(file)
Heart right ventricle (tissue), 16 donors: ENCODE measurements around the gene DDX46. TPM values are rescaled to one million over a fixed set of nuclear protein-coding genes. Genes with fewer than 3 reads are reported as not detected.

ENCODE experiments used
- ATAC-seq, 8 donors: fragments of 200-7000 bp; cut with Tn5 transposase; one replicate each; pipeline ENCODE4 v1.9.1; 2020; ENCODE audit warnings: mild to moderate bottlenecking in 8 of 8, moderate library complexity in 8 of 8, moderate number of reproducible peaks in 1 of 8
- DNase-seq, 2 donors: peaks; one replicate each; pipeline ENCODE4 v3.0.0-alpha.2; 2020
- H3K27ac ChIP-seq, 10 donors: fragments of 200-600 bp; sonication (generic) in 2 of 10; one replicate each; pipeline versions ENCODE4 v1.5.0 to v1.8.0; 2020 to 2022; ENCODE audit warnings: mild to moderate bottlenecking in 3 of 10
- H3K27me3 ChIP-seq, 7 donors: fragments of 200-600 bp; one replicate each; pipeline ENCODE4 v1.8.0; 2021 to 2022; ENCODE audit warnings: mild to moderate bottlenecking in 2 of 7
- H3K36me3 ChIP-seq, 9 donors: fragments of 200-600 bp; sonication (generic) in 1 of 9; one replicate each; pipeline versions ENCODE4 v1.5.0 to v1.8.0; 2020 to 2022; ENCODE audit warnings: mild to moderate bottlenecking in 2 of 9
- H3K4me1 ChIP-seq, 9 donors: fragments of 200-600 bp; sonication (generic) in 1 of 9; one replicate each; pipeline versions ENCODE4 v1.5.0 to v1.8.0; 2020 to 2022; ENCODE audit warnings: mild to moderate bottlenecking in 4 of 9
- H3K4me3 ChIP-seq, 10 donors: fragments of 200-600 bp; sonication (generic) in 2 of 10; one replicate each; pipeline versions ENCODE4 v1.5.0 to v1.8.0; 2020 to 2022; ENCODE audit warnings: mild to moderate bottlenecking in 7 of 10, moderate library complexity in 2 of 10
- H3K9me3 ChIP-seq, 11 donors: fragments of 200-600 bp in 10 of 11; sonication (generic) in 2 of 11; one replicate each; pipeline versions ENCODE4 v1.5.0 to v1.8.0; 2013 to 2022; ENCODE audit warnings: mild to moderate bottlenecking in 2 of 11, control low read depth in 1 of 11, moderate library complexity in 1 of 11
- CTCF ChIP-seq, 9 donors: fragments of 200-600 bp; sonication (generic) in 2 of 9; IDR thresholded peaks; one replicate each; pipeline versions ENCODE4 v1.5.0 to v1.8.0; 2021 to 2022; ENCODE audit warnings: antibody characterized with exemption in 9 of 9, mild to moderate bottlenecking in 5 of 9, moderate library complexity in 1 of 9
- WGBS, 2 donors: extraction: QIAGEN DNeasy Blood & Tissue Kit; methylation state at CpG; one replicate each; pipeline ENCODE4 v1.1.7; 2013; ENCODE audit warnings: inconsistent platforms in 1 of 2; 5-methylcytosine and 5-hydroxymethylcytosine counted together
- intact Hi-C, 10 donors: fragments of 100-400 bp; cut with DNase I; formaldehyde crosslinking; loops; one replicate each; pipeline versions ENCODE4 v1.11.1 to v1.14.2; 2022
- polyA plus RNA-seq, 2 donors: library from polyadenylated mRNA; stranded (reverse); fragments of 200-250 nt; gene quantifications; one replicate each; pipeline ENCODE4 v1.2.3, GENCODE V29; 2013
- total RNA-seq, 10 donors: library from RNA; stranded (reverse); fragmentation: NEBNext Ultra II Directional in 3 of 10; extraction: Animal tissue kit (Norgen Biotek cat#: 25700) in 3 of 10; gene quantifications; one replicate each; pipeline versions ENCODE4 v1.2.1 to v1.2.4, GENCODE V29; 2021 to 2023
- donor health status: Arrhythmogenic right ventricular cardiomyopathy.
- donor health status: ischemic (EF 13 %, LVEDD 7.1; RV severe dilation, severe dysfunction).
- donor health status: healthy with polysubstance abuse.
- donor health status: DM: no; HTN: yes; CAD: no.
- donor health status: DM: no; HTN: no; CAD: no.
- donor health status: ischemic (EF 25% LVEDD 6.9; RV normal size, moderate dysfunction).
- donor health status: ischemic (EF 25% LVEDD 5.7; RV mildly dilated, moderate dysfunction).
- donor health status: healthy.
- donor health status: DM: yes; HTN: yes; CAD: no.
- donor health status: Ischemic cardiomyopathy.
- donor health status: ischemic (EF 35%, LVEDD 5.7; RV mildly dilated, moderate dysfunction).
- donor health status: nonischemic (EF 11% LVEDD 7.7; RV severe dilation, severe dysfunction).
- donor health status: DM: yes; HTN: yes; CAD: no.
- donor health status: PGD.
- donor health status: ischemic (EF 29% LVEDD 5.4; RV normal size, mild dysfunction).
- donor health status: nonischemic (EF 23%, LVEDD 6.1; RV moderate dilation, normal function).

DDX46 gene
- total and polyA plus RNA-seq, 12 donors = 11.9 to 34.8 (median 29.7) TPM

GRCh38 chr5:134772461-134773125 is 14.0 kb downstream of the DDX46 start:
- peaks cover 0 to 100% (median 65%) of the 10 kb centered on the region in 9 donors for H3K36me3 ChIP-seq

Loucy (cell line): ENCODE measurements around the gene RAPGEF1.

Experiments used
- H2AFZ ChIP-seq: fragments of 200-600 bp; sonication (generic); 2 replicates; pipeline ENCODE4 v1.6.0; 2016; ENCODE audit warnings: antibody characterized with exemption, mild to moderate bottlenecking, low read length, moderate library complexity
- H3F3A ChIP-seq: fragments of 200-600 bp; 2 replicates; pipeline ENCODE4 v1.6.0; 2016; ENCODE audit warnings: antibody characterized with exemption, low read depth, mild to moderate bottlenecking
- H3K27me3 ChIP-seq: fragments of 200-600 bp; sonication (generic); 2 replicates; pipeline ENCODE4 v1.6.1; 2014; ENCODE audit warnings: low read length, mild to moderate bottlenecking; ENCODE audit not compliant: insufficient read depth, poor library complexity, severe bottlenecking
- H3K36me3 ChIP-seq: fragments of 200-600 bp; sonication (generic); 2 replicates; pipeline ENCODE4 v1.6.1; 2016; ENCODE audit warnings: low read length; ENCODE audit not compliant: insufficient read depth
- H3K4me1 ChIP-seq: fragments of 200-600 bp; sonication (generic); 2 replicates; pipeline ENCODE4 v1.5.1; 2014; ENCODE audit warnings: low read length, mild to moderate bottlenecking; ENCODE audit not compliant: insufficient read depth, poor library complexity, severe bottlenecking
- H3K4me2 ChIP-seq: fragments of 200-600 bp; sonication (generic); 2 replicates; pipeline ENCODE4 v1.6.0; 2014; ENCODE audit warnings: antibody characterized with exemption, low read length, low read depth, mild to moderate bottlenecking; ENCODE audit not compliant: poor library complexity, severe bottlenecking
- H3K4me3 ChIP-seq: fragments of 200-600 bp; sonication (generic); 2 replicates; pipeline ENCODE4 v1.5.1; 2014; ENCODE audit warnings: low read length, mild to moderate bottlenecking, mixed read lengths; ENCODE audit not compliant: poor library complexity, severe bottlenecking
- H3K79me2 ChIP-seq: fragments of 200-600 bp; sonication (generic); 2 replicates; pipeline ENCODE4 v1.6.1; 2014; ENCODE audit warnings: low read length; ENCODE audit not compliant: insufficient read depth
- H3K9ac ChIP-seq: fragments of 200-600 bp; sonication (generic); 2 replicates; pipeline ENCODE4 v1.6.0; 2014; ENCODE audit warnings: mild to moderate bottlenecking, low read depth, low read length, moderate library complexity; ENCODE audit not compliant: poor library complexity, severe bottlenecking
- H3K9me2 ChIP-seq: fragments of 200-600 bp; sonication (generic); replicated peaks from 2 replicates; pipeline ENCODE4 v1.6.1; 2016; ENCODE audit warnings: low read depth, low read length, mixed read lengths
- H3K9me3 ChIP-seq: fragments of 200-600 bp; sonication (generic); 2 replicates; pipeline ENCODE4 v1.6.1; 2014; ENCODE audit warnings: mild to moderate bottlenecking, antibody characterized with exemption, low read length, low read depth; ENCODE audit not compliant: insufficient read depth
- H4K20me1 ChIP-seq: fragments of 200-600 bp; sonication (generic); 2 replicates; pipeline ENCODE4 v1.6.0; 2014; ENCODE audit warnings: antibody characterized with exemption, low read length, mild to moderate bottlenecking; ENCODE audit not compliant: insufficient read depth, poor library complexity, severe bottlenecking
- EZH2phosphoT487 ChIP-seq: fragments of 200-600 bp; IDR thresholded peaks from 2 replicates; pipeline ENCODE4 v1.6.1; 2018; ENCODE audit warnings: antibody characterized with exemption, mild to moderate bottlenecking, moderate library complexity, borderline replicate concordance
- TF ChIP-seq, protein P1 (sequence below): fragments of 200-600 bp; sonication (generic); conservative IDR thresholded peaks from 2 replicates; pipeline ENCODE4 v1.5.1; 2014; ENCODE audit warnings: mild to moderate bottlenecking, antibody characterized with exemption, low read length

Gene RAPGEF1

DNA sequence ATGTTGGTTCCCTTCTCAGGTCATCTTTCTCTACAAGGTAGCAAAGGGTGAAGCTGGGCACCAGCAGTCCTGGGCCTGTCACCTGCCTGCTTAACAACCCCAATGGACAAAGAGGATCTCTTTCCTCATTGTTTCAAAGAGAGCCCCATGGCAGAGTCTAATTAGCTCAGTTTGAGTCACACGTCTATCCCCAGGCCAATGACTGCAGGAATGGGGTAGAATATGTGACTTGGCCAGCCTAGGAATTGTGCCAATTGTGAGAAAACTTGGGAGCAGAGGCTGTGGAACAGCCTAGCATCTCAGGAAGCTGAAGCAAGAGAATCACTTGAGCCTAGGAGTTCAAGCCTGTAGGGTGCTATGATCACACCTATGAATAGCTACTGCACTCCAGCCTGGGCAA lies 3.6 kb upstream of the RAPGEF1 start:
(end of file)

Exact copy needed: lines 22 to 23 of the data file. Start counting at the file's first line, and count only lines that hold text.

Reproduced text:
- donor health status: ischemic (EF 25% LVEDD 5.7; RV mildly dilated, moderate dysfunction).
- donor health status: healthy.